Strategy

The fabulous fur trade

For a remnant of the original Hudson's Bay Co., it's business as usual.

Canada's oldest corporation, Hudson's Bay Co., is poised to fall into the hands of South Carolina businessman Jerry Zucker, who has offered $1.7 billion for the retailer. But one descendant of the legendary company, North American Fur Auctions, is here to stay. And if fur prices at this year's February auctions are any indication, NAFA's business–unlike the situation at its struggling former owner–couldn't be better.

“The number of pelts sold and the prices we're getting are some of the best we've seen in almost 20 years,” says Herman Jansen, chairman and CEO of NAFA, which is 22% owned by management and 78% owned by producer organizations such as the Canada Mink Breeders Association and the NAFA Wild Fur Shippers Council. For example, male black mink, the most expensive and most popular mink, sold for an average of US$82.02 per pelt, compared to US$58.80 in 2005. Jansen says there is “definitely a trend to buy better-quality pelts.”

The higher prices are the result of the growing popularity of fur as a fashion item, as well as strong demand from new markets, especially China and Russia. Not only is China a big manufacturing centre for furs but, increasingly, affluent Chinese are buying fur for themselves. Jansen says the attitude toward the fur industry has also changed. There's less anti-fur “extremism” and a greater willingness among the fashion and decor industries to incorporate fur into designs, he says.

Another reason for record revenues is that NAFA's February auction (the other major annual sale is in May) attracted a growing number of buyers from all over the world, with more than 400 registered this year. The result is that NAFA is gaining a larger share of the US$11-billion world market for fur. Total sales of furs handled by the company are expected to come in at more than US$200 million. That's up from US$175 million in 2005.

NAFA sells about four million ranched mink pelts annually, 2.7 million of them from North America and 1.3 million from Europe, with North American mink fetching higher prices. The company's head office is in Toronto, but it also has offices in Winnipeg and fur-grading facilities in Wisconsin and Holland. Jansen points out NAFA is also the only fur auction house in the world offering a full range of both ranched and wild fur from North America. Indeed, it is the world's biggest handler of wild fur, with about 1.5 million pelts sold through its auctions each year, including beaver, raccoon, sable, coyote and muskrat.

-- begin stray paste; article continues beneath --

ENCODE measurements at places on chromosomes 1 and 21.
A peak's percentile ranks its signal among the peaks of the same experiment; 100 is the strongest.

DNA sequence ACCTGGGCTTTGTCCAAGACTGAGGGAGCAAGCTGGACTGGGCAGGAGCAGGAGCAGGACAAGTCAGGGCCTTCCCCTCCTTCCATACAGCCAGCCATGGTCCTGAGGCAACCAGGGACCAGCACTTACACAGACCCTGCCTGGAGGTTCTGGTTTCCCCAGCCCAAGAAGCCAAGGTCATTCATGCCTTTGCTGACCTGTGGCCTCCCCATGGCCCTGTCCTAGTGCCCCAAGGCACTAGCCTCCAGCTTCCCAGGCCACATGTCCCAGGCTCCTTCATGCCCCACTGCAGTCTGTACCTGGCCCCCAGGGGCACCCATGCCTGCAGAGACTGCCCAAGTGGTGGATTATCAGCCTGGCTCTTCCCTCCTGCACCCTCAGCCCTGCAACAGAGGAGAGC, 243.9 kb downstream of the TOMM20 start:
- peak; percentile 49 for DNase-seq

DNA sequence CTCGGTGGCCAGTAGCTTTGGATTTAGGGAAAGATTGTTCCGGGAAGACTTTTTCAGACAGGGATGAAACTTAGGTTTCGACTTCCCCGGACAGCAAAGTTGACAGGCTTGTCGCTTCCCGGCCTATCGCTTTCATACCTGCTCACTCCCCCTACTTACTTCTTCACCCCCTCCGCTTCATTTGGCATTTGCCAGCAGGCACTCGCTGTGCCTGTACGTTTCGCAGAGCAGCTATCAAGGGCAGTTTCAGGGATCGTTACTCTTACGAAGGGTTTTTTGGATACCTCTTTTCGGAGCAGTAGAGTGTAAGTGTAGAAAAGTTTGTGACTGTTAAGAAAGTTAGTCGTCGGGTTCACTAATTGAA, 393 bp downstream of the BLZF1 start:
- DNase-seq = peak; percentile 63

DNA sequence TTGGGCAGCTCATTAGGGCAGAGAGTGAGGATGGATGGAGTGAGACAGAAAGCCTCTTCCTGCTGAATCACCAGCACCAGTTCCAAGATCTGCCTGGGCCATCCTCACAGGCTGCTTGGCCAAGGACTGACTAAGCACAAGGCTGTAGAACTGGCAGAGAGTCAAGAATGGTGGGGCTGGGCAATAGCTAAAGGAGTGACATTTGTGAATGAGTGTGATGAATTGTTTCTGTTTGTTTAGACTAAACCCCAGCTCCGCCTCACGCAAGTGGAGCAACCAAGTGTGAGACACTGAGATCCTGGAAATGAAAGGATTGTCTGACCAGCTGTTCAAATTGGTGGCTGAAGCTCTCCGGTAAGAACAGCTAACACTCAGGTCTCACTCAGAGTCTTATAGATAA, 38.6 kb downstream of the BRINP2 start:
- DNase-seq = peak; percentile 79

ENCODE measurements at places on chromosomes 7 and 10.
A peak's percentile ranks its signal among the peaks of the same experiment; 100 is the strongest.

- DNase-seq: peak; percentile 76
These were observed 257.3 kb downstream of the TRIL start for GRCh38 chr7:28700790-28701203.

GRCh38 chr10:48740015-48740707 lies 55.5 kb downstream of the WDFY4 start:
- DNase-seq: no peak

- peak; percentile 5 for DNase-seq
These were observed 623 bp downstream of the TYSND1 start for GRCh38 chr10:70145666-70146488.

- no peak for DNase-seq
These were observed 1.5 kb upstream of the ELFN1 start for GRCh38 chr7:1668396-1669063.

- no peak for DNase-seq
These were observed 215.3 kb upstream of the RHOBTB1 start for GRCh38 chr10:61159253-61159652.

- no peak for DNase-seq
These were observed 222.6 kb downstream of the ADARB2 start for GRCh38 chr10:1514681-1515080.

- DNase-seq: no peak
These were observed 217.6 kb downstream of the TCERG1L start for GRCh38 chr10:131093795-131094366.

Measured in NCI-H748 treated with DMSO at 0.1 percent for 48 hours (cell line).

The origins of NAFA stretch back to 1670, when England's King Charles II granted a charter to the Company of Adventurers, later HBC, which carried on a vigorous fur trade for centuries. In 1867, the newly minted nation of Canada paid more than £300,000 to HBC in exchange for certain land allocations and governing powers. By 1970, HBC's empire included fur auctions, the northern outposts, mines, and real estate, as well as the retail operations, which today include Zellers and the Bay department stores. In the 1980s, HBC decided to get out of the fur trade, selling its London auction business to Finnish Fur Sales and the Canadian division to HBC management and its fur producer groups. Operating first as Hudson's Bay Fur Sales Canada, the new owners purchased HBC's New York fur business in 1989 and later changed the firm's name to NAFA.

HBC shareholders faced a Feb. 24 deadline to tender to the Zucker offer. While many pundits lament the imminent passing of the Canadian retailer into American hands, it might be a comfort to some that the fur trade that started it all remains as Canuck as the beaver.